"That's why I love no-limit," whispers Phil Hellmuth. "All those tiny stacks and you're just in control of them all."

Louis Asmo takes out Hans Pfister's all-in move with A-Q suited, and we have a dozen left. "Three more places and we get a new car," Barbara says. And indeed, all nine finalists will receive a new vehicle: a Mercury Sable for finishers 6 through 9, a Mercury Marquis for finishers 2 through 5, and a Lincoln Town Car for first.

Richard Santos falls next. He has been quiet and conservative, waiting for a hand, but the cards have not cooperated. Finally he makes a move, shoving all-in with A-9, but Doyle has Q-Q, and no miracle ace saves him.

Men orders another Corona. The antes move to $1,500, and the blinds to 8k-16k. It's getting pretty expensive to sit on the sidelines for a round. Enright, realizing this, goes all-in for her last $29,500, which is only 13.5k more than J.P. Massar's big blind. He hesitates a long while and finally calls; given Barbara's obvious desperation, we assume he's calling with something pretty raggy. Barbara turns over Kh-9h, but Massar, sporting a woman's hat, complete with a big red flower (a friend had lent it to him for luck and he immediately started winning; he wasn't going to remove it now), turns over K-J off. Barbara sighs, dead to a nine or hearts, and neither materialize. When Lee Munzer asks about the long hesitation during the break, Massar tells him that he "just spaced" momentarily.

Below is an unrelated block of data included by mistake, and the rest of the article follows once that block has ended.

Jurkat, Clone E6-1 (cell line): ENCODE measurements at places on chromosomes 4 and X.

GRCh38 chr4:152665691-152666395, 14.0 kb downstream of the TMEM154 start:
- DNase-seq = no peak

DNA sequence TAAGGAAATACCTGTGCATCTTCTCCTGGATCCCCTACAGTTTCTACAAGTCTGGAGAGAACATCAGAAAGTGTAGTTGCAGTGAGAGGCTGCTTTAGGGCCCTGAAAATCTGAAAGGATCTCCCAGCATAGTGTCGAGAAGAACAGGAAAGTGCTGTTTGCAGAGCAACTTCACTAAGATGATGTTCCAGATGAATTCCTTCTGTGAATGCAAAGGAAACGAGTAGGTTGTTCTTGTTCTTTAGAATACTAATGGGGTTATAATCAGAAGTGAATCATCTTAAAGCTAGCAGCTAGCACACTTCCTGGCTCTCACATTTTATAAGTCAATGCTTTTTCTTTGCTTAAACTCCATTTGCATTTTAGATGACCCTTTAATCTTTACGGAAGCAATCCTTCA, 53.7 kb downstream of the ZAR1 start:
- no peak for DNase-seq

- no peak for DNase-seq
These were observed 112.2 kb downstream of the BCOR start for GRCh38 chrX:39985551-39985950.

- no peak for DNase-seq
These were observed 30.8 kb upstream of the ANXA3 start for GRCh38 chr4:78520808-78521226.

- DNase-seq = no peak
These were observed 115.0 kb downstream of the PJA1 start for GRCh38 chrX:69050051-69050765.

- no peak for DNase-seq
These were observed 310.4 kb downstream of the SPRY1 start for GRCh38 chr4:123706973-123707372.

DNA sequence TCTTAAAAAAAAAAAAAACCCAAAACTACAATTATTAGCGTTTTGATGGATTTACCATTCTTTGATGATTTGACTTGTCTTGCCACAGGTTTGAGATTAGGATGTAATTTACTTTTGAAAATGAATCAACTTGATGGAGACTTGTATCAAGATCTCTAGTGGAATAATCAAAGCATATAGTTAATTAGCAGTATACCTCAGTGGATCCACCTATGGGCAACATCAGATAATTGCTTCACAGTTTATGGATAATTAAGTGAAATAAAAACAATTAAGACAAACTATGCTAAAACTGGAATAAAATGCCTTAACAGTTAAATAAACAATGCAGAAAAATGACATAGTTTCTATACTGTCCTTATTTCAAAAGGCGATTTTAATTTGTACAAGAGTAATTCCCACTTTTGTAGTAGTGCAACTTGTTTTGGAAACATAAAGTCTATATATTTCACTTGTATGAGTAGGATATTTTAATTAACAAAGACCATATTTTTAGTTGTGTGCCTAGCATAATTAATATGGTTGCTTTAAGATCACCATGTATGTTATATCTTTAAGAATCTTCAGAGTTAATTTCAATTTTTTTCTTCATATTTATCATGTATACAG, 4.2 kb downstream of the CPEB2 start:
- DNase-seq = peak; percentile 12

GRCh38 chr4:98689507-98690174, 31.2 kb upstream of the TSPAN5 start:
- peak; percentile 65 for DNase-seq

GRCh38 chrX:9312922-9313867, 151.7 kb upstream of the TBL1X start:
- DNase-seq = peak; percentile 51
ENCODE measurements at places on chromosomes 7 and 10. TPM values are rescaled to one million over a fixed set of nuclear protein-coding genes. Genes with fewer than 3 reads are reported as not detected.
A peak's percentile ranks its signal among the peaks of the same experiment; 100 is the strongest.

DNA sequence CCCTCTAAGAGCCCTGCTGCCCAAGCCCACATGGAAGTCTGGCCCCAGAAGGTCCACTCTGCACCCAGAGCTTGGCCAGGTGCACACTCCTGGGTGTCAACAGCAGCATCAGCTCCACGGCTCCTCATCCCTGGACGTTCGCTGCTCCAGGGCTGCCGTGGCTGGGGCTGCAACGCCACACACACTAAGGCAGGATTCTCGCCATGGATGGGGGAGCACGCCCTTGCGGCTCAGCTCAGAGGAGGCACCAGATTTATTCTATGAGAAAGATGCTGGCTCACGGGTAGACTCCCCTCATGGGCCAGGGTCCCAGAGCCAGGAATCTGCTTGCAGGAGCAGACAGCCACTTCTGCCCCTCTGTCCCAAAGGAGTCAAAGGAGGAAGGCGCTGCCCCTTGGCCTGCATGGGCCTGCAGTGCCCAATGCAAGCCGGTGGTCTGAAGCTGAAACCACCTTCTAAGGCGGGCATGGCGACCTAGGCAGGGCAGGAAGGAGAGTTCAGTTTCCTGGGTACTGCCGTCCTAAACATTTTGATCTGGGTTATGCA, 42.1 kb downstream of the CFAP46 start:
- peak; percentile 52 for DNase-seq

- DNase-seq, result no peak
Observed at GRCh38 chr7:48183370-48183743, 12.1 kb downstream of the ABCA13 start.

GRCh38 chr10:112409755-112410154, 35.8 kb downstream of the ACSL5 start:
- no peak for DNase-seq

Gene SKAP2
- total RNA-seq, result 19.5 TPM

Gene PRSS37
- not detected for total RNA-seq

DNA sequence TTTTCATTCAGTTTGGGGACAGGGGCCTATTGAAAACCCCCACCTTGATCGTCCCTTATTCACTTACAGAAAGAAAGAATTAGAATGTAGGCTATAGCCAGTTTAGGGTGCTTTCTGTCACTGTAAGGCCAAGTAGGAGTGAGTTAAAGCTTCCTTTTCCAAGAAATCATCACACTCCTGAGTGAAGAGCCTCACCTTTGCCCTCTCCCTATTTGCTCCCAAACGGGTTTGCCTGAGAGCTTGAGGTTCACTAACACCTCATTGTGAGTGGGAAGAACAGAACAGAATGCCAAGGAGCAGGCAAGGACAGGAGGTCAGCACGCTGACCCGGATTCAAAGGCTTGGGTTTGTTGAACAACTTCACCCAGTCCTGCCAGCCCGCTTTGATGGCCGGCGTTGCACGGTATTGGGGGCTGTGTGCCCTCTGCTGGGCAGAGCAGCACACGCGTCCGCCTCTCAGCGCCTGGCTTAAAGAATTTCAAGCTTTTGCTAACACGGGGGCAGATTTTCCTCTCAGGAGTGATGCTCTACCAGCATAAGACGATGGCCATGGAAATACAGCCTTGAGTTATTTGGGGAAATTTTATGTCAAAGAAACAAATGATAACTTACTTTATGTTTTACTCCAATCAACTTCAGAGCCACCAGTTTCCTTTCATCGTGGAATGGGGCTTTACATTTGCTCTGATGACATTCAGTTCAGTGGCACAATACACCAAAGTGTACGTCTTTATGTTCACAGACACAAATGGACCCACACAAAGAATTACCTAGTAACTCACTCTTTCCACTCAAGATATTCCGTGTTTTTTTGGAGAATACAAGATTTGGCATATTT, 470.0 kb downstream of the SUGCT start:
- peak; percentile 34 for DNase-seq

Barbara Enright's departure will prove to be a dramatic turning point in this tournament, not so much because one of poker's great ladies is gone, but because the timing of her exit means the player who must come over from Table 1 to fill her place is David Chiu. Table 2 has traded a short-stacked player for the chip leader, and while most have played with Chiu before, they haven't seen him up close and personal the last few hours.

They will wind up wishing they never had never seen him, period.

Even without that foreknowledge, the three best players left in the tournament—Chiu, Brunson, and Men—are all at the same table. With ten players left, we're hand-for-hand for the right to come back to the final table, a new car, and a shot at poker's flashiest new jewel.